Take a look at the star ratings! I've never seen such a curve, with twice as many one-stars as any other number, and with such rhapsody versus such vehemence in the reviews. You'd think it was a book about global warming, from such agonistic writing.
I can understand both sides here. "Rachel Getting Married" was in no way entertainment. Even my wife, who for once didn't fall asleep in the middle of a movie she'd rented herself, said she was 'glad she'd seen it' but wouldn't assert that she liked it. She's a psychologist, by the way, and has been "on the set" of countless Twelve-Step meetings. She did NOT find anything in this flick unconvincing.
RGM is a two-day romp amid the wedding festivities of a filthy rich, self-consciously unconventional, hideously dysfunctional Connecticut family. The star of the film and the queen of dysfunction is the younger daughter Kym, on furlough from her latest ultra-costly rehab facility for her older sister's wedding. The groom's family seems to have unexplained musical connections; in any case, jazz, blues, rusty metal, samba, and Bollywood jam sessions swirl in the background of the wedding day and night. The whole film is shot with hand-held cameras, at odd angles, over shoulders, through doorways, giving the impression of uncut home movie footage. The groom's younger brother is shown, as if to validate the cinematographic concept, with a video camera whirring constantly. Kym is a tornado of unresolved conflicts, who cuts a swath of grief through the extravagant celebration.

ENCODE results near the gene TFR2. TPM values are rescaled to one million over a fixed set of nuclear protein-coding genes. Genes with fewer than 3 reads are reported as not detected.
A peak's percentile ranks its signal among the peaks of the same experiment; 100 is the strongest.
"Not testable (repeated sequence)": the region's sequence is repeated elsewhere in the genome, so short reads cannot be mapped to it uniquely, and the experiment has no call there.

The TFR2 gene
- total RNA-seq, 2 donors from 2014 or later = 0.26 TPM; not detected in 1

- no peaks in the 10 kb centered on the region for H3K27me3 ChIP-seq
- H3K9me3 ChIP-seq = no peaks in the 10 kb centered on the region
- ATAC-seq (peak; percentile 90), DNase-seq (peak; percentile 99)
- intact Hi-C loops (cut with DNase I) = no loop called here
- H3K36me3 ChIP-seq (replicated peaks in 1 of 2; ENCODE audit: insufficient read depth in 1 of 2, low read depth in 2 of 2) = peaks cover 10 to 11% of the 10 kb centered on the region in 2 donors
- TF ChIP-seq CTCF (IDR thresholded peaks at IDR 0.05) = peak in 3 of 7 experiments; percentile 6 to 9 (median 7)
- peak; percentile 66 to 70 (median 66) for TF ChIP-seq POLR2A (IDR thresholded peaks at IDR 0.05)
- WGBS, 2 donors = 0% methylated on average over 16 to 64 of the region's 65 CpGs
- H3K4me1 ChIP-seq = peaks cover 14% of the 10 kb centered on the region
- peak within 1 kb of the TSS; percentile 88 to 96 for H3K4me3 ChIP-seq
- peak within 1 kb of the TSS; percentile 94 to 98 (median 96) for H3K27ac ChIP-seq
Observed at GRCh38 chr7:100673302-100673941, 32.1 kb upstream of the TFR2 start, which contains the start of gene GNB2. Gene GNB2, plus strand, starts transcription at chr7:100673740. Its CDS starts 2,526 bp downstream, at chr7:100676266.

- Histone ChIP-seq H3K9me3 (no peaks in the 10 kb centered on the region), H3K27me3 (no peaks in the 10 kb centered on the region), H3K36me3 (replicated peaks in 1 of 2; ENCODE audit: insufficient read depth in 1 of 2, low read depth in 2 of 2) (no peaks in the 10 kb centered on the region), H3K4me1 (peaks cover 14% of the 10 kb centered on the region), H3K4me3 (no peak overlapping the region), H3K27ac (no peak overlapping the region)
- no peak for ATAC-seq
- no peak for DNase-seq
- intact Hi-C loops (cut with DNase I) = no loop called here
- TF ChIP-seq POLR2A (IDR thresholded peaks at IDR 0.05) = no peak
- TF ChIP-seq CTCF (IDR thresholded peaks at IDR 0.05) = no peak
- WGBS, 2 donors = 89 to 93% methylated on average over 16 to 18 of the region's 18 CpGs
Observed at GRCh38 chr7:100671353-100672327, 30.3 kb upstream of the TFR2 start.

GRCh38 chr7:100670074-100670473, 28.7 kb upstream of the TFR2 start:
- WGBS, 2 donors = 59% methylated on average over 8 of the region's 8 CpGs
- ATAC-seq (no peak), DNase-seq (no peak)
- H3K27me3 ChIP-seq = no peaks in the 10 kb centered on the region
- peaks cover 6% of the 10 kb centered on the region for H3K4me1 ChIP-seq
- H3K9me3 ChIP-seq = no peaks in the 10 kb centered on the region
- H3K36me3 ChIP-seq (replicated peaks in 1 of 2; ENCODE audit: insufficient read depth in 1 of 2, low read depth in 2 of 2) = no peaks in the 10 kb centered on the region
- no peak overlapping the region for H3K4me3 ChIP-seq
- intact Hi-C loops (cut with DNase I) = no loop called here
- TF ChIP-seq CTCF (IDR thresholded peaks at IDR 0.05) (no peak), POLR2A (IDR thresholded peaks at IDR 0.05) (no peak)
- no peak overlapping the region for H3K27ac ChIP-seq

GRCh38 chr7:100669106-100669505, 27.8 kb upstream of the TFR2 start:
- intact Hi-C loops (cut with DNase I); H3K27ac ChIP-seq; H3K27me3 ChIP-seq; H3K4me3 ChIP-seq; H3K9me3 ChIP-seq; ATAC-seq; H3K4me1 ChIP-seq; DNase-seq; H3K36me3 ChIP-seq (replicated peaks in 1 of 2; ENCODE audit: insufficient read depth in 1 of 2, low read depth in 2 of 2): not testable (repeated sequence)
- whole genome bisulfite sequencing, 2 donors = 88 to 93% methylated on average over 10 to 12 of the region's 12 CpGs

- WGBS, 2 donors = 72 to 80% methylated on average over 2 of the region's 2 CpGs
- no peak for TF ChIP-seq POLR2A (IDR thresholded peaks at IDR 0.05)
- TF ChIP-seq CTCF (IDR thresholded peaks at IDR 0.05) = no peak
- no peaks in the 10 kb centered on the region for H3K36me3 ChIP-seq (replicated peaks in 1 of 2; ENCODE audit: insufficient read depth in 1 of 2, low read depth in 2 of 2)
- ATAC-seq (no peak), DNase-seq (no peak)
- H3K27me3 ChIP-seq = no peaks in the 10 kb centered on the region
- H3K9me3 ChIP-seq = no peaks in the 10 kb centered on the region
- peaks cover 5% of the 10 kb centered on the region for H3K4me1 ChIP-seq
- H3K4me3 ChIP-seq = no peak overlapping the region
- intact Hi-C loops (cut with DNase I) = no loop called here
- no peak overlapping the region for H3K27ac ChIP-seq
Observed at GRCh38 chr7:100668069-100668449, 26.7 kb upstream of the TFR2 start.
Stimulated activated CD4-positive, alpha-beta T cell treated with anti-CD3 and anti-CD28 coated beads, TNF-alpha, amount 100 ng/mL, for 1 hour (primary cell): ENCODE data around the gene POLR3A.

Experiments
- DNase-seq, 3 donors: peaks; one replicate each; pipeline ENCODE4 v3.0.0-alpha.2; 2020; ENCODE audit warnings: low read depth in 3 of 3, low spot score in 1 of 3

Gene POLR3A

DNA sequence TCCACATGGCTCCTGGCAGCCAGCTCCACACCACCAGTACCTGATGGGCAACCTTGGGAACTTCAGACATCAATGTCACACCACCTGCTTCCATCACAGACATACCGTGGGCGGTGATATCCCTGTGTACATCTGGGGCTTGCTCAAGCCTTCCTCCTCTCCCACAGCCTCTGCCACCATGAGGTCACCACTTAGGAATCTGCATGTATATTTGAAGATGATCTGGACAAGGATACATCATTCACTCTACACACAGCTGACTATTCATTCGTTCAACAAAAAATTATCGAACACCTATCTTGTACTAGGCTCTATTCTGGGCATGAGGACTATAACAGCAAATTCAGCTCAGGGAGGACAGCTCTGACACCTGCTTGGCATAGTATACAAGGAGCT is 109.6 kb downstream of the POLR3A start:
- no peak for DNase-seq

So why didn't "people" like this movie? Most of the reasons given in the one-star reviews seem so shallow and petulant that I found myself respecting the craft of director Jonathan Demme and scriptwriter Jenny Lumet more and more as I read them. Hence my own five-star rating. Let's look at the gripes: